clock menu more-arrow no yes

Filed under:

Curbed Detroit’s most popular stories of 2019

New, 2 comments

Check out the most-read articles from the past year

Three small single-story homes, colored blue, red, and white, sit in a row behind well-mowed lawns. Photo by Michelle Gerard

We covered a wide variety of stories at Curbed Detroit in 2019. Readers could find articles about the history of black architects in Detroit, why Hart Plaza deserves more credit, whether or not anything can be built in Detroit without subsidies, and much more.

But what were readers’ favorite stories from 2019? If we’re measuring by most read, then it’s these 12 pieces, starting with our most popular article of the year.

Also, be sure to check out our favorite longreads from 2019.


Exterior of a brown brick Tudor with some light frost on the yard out front. Photo by Michelle & Chris Gerard
Aretha Franklin’s former Detroit home is for sale

The Queen of Soul’s home went up for sale not once, but twice in 2019—first for $750,000 and then again for $600,000. That after Anthony O. Kellum bought the home in October 2018 for $300,000 and said he would restore Tudor Revival beauty.

People ogled over the 5,623-square-foot “Rose Estate” with its pink master bed, striking red claw-foot bathtub, multi-colored tile bathroom, and huge rose carpet in the foyer. But major renovations are necessary and it doesn’t seem much work has been done.

The Element Detroit Hotel opens in historic Metropolitan Building

Perhaps no redevelopment in Detroit was as daunting as the Metropolitan Building.

The 14-story Neo-Gothic office building built in 1925 had been abandoned for 40 years. During that time, scrappers had taken most parts of value and the city had even erected nets to catch debris from its collapsing facade. Despite those challenges, the building opened as Element Detroit at the Metropolitan Building, an extended-stay, 110-room hotel in January this year.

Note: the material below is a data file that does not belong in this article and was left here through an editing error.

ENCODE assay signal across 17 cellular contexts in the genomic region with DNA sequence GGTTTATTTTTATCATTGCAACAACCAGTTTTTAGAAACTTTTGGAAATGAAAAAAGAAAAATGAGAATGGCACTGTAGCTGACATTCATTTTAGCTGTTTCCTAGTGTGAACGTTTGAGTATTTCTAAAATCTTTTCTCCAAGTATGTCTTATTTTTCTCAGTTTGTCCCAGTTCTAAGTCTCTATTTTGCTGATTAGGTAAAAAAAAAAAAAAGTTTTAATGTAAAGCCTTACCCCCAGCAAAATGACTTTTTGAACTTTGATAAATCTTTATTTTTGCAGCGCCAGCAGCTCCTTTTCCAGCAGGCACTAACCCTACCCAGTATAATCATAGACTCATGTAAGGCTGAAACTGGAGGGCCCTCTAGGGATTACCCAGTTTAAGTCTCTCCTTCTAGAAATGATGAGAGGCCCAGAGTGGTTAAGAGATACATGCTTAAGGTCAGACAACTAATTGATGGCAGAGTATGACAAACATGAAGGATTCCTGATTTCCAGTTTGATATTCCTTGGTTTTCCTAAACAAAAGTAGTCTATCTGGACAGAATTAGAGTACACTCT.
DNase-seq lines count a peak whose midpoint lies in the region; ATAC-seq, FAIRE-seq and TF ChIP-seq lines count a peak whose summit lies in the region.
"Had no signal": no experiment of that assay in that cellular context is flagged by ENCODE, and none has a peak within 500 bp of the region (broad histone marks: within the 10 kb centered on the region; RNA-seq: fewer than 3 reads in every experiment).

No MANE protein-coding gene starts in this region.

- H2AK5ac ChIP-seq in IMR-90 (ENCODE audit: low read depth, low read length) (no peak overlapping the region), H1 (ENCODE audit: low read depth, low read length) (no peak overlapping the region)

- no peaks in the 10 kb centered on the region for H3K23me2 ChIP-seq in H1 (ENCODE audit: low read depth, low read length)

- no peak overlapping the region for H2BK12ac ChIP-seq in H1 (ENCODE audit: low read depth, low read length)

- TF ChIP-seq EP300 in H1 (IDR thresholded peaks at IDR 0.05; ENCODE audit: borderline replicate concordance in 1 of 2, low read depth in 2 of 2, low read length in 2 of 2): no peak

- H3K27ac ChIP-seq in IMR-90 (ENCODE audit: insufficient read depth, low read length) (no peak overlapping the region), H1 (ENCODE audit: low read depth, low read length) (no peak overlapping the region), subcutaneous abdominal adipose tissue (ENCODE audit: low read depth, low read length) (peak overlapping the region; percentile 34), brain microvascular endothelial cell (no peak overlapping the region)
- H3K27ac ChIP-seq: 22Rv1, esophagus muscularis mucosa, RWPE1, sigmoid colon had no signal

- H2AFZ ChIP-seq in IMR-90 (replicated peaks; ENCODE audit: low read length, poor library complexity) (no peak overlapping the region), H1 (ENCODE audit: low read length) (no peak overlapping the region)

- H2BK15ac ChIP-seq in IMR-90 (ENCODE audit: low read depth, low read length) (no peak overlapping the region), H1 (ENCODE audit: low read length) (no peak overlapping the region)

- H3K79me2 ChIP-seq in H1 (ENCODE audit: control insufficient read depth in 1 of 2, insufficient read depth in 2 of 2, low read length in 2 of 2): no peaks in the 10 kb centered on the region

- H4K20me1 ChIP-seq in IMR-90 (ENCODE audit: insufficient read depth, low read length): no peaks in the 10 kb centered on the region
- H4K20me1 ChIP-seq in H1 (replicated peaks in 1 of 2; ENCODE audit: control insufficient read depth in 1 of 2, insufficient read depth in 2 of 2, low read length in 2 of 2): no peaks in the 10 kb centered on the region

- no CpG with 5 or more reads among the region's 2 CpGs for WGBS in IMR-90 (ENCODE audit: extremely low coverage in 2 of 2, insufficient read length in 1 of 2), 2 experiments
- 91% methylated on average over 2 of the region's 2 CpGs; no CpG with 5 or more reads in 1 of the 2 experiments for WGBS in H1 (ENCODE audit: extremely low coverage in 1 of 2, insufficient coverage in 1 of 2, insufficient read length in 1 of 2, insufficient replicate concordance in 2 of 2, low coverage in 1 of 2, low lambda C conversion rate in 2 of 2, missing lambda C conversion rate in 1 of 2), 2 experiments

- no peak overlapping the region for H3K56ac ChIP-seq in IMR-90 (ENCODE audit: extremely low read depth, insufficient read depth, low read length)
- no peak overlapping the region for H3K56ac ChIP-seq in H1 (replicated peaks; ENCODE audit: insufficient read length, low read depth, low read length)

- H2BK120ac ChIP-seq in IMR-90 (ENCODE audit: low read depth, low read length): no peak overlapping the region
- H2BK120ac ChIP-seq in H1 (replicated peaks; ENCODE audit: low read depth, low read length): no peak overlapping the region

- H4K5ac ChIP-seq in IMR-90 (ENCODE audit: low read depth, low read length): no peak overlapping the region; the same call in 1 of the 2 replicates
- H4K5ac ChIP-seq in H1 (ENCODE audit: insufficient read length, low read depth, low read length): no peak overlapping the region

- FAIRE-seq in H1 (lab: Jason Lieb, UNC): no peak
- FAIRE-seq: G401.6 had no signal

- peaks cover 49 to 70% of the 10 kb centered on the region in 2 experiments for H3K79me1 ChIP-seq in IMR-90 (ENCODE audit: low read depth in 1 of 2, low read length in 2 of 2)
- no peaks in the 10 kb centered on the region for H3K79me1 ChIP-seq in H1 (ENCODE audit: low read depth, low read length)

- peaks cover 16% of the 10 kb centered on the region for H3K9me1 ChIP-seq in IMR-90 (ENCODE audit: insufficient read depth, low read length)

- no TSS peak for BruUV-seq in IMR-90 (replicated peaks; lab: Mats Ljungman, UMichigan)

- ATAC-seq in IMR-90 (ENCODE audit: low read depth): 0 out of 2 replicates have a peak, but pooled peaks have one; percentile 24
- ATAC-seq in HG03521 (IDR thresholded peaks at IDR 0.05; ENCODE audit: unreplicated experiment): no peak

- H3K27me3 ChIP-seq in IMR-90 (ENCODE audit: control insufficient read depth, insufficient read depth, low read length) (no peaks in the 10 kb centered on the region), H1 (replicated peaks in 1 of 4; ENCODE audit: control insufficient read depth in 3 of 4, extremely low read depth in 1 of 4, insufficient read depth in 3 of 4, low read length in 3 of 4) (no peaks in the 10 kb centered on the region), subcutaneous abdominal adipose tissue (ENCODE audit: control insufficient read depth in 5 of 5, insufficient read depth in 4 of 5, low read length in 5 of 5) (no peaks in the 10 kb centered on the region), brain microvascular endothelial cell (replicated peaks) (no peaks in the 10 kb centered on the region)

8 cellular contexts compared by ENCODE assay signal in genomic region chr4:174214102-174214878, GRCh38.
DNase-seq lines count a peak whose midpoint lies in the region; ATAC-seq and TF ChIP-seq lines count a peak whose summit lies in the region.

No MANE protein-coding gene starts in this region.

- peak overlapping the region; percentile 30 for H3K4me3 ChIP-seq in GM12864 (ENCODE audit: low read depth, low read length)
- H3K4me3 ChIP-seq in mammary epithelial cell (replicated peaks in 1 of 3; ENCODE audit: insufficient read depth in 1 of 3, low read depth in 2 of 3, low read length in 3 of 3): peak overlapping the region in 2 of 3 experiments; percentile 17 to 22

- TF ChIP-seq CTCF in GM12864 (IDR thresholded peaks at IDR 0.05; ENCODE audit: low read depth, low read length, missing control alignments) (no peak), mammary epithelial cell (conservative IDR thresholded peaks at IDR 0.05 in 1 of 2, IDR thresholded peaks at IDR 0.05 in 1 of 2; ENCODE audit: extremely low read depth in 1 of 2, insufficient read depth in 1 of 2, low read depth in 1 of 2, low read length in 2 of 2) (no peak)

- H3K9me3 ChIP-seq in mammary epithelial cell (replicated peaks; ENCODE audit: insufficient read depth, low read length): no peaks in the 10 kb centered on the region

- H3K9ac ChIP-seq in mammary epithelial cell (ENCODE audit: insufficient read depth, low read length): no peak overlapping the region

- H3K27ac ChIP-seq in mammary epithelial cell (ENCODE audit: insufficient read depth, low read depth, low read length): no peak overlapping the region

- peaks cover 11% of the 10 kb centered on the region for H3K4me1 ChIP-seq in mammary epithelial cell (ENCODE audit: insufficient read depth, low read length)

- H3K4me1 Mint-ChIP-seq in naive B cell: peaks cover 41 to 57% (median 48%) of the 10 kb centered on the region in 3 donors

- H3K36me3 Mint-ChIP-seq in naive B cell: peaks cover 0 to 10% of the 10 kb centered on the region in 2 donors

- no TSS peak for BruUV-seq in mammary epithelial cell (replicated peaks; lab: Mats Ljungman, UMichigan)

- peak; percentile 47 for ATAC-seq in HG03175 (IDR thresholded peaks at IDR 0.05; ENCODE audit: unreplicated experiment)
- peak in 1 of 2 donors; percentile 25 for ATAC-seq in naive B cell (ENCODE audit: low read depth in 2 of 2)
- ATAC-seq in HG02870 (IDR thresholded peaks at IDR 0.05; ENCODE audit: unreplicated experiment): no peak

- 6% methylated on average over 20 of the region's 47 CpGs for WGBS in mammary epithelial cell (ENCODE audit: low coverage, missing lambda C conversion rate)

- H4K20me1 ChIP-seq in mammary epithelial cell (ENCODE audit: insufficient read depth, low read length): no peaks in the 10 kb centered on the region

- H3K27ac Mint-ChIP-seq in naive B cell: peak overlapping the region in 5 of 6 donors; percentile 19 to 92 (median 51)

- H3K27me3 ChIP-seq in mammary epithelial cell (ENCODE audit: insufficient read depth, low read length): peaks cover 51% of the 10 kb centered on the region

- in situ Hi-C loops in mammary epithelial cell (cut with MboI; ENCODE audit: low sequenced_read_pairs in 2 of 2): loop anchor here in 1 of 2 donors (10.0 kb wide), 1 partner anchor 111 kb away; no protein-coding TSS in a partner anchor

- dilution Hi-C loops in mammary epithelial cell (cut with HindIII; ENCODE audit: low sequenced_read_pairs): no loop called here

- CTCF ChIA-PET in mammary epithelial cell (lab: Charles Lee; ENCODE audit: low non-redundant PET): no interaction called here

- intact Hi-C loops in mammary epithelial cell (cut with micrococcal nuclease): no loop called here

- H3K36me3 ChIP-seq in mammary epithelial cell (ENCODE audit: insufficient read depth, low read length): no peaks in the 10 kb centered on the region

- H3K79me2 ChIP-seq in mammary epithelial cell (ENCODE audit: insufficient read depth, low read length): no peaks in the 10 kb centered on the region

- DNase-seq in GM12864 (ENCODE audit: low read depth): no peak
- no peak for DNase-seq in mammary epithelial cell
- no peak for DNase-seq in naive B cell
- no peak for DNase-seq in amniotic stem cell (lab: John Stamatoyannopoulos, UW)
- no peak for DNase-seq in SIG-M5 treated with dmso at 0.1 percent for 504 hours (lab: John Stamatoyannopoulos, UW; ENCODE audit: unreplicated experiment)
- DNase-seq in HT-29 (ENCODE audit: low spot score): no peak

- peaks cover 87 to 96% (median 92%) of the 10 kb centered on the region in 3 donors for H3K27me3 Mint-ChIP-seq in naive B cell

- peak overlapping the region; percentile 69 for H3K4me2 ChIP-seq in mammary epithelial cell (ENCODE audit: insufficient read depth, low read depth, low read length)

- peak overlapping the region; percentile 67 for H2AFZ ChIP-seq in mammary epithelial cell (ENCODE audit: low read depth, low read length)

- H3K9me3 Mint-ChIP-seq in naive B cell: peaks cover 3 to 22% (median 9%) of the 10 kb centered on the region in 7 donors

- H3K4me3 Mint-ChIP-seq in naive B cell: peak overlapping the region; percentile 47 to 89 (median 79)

No wonder people were so excited to read about it.

A Renaissance Revival stone courthouse with columns at the front entrance and copper statues on the roof. Photo by Michelle Gerard
15 dormant buildings in Detroit awaiting life

While Detroit has experienced unprecedented redevelopment in the past decade, a number of vacant and abandoned buildings are still waiting for the right plan to emerge and save them.

Readers also weren’t surprised to know that many of these buildings are owned by the Ilitches.

Downtown Detroit Markets to re-open for winter season

Y’all love the Downtown Detroit Markets. Sponsored by Bedrock and the Quicken Loans Community Fund, the markets feature local vendors selling goods out of glass sheds in Cadillac Square and Capitol Park.

This was the third year the markets were in operation. The 17 businesses will sell their last products at the popup on January 1.

In the foreground is a courtyard where people are walking. Surrounding the courtyard are buildings. Two of the buildings are tall skyscrapers. It is evening and the sky is purple and blue. inFORM Studio
$310 million, two skyscraper development coming to Midtown

The largest development north of Mack Avenue got readers incredibly excited. The project, dubbed The Mid, will be a pair of 25- and 30-floor buildings that feature a hotel, luxury condos, rental apartments, retail, and a plaza on lots just north of Whole Foods.

The project went through the community benefits process and was expected to break ground in September, though it’s unclear how much progress has been made.

How these Detroit neighborhoods got their unique names

Curbed readers were very keen to learn the history of some of Detroit’s more peculiar neighborhood names. For example, did you know Nortown refers to a person and not a geographic location? Or that Piety Hill was actually created to disparage the self-righteous residents of the neighborhood?

If you’re at all interested in Detroit history, be sure to check that one out.

Six new ‘tiny homes’ financed, another six nearly complete

Tiny homes have always been a popular topic among Curbed readers since the little (no pun intended) community started to rise in 2017.

This 2019 update featured six uniquely designed homes, including one that looks like a farm house and another with a curved roof. There’s now 13 tiny homes in total, which measure 250- to 400 square feet and are for people who make between $7,000 and $15,000 a year.

Photo by Evan Thomas
Most popular homes

A lot of great homes went up for sale this year. Rather than list your favorites all separately, we’re just going to include the five most popular ones here.